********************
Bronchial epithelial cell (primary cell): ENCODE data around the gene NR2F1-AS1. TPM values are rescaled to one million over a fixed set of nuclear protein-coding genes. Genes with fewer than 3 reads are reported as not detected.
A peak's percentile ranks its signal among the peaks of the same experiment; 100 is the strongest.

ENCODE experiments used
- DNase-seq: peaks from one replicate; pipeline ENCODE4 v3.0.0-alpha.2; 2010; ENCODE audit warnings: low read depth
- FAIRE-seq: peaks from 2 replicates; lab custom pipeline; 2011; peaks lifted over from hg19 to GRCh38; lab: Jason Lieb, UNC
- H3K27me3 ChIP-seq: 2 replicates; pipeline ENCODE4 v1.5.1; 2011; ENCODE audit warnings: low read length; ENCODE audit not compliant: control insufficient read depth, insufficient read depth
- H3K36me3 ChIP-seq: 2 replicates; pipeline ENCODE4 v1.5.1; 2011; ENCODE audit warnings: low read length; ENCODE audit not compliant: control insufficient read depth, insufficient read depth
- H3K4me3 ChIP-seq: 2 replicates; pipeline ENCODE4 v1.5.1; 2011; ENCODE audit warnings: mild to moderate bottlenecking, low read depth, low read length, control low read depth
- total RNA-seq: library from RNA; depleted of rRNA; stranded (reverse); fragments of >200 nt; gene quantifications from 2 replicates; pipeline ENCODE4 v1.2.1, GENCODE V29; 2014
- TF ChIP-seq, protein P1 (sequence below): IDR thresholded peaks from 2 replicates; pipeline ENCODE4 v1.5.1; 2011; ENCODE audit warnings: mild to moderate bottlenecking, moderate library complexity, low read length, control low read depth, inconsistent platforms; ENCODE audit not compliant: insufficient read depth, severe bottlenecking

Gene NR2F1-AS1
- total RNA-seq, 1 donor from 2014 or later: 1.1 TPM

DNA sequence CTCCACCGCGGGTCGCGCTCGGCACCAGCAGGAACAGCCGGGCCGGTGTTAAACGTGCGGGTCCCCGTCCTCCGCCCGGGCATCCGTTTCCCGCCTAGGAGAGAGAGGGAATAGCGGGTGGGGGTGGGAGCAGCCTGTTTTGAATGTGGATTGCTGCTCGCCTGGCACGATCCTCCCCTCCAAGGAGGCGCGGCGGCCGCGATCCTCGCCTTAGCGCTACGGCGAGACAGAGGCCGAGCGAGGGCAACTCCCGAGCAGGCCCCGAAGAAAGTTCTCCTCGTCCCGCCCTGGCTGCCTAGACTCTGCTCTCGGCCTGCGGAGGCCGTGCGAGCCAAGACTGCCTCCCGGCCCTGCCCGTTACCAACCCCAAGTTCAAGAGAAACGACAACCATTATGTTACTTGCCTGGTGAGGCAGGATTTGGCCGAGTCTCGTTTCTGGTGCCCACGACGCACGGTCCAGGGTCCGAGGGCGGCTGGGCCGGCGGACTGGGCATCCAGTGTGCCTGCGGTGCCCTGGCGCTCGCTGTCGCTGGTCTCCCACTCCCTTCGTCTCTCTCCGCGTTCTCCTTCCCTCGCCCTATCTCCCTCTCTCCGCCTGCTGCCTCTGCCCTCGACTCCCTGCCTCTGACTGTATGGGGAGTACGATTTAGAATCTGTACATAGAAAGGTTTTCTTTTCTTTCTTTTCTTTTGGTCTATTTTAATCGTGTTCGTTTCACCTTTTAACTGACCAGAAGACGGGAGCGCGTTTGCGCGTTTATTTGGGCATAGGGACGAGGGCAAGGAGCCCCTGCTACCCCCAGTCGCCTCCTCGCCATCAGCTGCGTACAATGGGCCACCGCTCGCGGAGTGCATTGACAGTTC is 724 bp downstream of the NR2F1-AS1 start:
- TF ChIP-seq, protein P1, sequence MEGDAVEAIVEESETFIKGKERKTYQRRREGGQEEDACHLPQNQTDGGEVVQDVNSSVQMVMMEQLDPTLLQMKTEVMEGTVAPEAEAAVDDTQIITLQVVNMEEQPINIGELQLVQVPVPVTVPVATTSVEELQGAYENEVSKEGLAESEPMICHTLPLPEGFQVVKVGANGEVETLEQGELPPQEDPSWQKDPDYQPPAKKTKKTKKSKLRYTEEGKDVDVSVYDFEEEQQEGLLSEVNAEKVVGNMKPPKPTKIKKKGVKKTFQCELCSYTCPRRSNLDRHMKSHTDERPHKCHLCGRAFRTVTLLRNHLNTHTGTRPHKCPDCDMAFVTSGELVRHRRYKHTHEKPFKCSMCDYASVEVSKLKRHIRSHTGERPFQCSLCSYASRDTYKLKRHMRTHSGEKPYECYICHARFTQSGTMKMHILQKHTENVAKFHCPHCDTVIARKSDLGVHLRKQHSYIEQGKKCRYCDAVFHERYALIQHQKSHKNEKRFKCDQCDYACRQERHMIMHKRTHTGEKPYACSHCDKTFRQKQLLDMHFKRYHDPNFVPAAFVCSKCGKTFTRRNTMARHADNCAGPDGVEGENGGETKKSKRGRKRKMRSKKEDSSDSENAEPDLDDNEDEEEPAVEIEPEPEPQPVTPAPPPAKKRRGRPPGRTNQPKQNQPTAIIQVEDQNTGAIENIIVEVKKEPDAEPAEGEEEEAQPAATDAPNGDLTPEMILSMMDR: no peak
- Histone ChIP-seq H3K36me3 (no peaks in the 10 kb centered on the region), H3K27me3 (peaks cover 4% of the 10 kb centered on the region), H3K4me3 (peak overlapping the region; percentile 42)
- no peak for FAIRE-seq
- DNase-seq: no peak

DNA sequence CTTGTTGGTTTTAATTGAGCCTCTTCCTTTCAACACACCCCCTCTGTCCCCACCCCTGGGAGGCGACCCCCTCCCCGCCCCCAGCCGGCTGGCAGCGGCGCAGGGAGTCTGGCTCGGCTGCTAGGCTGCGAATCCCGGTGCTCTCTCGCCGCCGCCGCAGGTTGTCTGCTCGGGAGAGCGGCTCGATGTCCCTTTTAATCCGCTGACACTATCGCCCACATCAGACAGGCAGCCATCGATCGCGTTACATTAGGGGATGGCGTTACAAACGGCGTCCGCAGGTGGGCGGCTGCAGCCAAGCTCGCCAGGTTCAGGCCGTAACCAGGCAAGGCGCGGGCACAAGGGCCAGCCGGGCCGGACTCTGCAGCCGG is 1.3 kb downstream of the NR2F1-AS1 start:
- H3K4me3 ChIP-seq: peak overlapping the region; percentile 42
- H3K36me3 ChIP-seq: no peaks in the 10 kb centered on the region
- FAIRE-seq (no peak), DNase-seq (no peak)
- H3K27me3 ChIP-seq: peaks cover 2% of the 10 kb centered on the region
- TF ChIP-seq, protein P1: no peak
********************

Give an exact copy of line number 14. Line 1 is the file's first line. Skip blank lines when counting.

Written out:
- TF ChIP-seq, protein P1, sequence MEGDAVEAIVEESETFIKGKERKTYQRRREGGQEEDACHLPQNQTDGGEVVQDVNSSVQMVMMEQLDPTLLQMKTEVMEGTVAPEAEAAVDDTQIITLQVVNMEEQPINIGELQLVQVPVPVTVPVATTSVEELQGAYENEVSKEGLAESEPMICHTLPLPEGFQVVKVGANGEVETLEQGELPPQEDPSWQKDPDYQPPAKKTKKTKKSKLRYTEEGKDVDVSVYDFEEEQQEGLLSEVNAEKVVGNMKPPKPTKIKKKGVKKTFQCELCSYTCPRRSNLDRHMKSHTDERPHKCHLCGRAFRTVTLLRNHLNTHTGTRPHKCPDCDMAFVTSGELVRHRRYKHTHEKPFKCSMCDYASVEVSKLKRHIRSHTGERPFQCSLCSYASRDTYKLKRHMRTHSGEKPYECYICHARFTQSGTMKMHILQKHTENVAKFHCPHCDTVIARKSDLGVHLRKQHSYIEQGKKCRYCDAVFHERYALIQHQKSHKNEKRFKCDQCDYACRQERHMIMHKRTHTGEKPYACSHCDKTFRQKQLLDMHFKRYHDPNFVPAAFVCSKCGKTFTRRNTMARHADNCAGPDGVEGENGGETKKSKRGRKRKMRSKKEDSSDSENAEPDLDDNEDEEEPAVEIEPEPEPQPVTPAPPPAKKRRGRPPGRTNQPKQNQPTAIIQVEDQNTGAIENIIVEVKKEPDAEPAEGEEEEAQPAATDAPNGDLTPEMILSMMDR: no peak